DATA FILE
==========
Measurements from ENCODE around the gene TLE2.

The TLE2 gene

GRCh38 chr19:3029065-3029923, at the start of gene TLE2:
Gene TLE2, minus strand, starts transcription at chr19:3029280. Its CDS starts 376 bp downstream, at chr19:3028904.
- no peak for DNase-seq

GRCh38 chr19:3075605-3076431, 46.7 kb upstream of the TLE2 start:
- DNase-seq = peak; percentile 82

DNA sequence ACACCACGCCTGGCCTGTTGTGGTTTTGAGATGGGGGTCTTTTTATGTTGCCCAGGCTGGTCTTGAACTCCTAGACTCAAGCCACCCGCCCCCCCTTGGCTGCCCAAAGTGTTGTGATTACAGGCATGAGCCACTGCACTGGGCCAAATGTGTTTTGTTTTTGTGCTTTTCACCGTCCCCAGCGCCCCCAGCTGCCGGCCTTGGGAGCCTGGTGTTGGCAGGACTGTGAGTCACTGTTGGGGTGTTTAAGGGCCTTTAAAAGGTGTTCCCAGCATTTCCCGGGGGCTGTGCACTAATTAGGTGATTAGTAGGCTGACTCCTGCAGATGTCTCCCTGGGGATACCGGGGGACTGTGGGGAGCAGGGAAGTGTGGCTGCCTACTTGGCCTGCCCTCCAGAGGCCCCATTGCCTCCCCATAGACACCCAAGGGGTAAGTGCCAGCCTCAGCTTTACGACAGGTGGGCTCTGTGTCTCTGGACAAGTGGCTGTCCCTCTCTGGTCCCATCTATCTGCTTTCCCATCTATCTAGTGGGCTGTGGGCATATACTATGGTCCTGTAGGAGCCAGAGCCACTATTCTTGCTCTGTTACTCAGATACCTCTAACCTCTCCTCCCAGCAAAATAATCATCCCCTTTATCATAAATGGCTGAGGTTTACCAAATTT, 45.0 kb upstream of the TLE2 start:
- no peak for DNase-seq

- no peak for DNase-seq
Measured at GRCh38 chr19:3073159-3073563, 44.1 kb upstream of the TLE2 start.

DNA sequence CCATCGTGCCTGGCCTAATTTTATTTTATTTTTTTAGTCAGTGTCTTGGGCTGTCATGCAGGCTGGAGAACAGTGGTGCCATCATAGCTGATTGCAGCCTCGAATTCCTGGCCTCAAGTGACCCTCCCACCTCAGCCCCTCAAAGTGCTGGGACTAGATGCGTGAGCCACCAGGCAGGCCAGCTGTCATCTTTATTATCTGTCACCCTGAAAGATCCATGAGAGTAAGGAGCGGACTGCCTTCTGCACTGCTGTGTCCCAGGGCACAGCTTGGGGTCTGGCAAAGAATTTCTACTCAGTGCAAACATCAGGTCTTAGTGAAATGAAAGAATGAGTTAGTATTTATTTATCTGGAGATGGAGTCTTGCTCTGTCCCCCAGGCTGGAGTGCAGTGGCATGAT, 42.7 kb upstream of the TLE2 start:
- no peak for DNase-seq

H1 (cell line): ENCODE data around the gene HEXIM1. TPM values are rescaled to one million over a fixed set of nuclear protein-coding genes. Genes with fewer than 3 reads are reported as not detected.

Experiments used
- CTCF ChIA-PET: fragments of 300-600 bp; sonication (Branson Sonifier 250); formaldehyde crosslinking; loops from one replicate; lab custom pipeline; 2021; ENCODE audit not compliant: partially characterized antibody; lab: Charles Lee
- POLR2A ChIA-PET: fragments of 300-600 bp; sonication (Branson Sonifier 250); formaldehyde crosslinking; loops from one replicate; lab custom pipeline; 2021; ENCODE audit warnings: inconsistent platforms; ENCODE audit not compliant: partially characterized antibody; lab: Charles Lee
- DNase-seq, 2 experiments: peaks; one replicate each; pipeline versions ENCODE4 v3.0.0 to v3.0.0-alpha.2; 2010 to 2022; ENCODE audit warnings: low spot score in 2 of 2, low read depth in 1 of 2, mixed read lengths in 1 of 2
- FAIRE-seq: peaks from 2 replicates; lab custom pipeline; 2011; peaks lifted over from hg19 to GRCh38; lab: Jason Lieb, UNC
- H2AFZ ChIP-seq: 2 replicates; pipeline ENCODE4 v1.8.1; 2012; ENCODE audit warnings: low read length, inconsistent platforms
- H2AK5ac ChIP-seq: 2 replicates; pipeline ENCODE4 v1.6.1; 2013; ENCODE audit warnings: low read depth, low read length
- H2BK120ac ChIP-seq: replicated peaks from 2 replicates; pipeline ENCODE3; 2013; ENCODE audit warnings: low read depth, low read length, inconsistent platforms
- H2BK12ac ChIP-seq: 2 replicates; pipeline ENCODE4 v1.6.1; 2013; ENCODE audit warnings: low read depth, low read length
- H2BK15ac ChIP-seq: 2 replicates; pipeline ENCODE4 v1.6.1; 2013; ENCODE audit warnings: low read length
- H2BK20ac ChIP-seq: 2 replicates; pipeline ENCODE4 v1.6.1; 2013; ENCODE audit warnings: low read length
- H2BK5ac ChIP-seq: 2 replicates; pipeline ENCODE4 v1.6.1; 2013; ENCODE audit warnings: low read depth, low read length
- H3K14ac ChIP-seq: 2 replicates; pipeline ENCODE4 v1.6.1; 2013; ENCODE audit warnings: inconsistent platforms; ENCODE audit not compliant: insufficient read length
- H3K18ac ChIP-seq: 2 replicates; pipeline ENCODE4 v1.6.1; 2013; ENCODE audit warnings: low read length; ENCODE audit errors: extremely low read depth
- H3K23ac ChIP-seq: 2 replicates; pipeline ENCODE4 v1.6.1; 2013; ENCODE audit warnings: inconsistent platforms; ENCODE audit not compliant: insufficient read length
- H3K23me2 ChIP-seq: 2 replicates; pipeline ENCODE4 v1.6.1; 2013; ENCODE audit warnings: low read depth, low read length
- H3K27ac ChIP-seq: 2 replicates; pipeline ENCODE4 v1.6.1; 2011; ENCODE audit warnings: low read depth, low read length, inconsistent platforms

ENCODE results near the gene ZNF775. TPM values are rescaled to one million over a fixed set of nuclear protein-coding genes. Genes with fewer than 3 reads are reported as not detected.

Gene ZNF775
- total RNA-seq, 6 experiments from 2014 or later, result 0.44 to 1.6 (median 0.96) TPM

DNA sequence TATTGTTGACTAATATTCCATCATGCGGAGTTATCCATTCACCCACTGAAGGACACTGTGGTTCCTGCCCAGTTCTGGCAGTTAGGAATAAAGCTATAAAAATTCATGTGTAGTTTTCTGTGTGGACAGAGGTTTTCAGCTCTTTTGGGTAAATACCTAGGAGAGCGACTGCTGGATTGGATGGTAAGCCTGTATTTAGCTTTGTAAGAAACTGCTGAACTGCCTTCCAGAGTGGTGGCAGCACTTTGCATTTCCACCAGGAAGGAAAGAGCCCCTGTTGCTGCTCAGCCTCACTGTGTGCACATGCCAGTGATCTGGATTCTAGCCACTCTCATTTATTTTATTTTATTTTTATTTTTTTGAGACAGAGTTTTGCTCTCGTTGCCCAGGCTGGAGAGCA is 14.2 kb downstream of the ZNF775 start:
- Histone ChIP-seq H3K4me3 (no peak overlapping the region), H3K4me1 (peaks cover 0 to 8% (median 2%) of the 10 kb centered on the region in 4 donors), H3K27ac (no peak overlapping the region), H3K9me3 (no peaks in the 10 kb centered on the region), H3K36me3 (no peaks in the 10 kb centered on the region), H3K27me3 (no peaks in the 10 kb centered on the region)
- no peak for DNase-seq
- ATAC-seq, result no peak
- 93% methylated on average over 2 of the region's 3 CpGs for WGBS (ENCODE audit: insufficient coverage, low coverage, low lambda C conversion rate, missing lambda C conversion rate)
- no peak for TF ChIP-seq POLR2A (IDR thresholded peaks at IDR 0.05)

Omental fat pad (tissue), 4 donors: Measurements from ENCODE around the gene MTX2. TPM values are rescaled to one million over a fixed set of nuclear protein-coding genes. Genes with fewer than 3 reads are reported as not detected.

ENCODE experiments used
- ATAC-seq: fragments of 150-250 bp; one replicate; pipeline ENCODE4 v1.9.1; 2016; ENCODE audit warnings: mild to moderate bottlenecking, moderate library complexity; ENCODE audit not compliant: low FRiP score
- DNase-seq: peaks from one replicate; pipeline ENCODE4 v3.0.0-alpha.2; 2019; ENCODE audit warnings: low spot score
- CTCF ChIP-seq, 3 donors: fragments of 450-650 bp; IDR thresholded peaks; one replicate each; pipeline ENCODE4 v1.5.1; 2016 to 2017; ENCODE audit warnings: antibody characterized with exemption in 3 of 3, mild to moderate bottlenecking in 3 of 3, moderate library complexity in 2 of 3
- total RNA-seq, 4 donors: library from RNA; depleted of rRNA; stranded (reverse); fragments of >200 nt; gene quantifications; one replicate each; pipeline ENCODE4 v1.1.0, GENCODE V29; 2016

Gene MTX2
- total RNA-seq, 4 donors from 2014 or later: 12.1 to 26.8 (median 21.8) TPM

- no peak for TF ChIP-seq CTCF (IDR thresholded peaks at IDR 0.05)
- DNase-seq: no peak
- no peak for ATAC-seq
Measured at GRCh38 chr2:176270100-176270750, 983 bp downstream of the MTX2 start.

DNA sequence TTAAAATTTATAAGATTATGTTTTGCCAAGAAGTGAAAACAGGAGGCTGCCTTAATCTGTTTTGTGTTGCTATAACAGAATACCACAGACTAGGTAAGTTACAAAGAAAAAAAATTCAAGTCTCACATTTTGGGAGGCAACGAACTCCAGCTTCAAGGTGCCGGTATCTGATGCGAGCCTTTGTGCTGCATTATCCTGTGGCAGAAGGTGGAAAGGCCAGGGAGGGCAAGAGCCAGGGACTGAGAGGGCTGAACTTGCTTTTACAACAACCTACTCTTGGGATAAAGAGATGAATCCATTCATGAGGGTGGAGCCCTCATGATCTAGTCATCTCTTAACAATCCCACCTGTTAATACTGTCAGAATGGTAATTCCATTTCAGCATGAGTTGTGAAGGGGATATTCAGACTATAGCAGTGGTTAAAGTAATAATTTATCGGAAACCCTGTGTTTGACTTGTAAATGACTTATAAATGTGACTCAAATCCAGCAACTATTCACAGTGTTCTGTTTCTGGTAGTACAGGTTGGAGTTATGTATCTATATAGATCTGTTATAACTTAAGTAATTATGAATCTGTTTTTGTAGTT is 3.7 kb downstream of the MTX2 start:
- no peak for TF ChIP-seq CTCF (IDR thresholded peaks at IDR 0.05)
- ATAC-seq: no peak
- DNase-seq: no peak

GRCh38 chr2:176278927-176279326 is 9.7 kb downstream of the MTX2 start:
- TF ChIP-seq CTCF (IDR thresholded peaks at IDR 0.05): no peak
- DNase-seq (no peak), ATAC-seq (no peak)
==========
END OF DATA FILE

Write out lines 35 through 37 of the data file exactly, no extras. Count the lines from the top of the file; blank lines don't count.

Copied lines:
DNA sequence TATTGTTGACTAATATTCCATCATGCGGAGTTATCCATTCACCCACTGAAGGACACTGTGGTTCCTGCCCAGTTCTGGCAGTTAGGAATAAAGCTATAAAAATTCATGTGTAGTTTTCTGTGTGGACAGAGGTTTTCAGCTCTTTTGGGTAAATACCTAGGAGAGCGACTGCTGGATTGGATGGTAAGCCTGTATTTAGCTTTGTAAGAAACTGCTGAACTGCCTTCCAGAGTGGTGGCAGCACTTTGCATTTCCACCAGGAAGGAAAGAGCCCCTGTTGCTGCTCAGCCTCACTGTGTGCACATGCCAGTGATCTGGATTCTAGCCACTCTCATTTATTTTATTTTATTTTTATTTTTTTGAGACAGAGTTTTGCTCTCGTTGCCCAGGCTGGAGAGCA is 14.2 kb downstream of the ZNF775 start:
- Histone ChIP-seq H3K4me3 (no peak overlapping the region), H3K4me1 (peaks cover 0 to 8% (median 2%) of the 10 kb centered on the region in 4 donors), H3K27ac (no peak overlapping the region), H3K9me3 (no peaks in the 10 kb centered on the region), H3K36me3 (no peaks in the 10 kb centered on the region), H3K27me3 (no peaks in the 10 kb centered on the region)
- no peak for DNase-seq